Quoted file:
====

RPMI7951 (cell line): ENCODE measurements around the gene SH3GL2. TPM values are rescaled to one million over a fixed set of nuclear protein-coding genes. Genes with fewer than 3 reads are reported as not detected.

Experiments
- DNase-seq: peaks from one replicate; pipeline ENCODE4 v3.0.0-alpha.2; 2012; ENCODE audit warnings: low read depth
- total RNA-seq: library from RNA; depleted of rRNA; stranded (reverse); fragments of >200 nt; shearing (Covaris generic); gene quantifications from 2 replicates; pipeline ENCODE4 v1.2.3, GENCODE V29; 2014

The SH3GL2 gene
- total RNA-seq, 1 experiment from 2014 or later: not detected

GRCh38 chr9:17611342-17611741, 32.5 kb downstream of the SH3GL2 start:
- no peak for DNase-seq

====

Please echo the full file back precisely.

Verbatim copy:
RPMI7951 (cell line): ENCODE measurements around the gene SH3GL2. TPM values are rescaled to one million over a fixed set of nuclear protein-coding genes. Genes with fewer than 3 reads are reported as not detected.

Experiments
- DNase-seq: peaks from one replicate; pipeline ENCODE4 v3.0.0-alpha.2; 2012; ENCODE audit warnings: low read depth
- total RNA-seq: library from RNA; depleted of rRNA; stranded (reverse); fragments of >200 nt; shearing (Covaris generic); gene quantifications from 2 replicates; pipeline ENCODE4 v1.2.3, GENCODE V29; 2014

The SH3GL2 gene
- total RNA-seq, 1 experiment from 2014 or later: not detected

GRCh38 chr9:17611342-17611741, 32.5 kb downstream of the SH3GL2 start:
- no peak for DNase-seq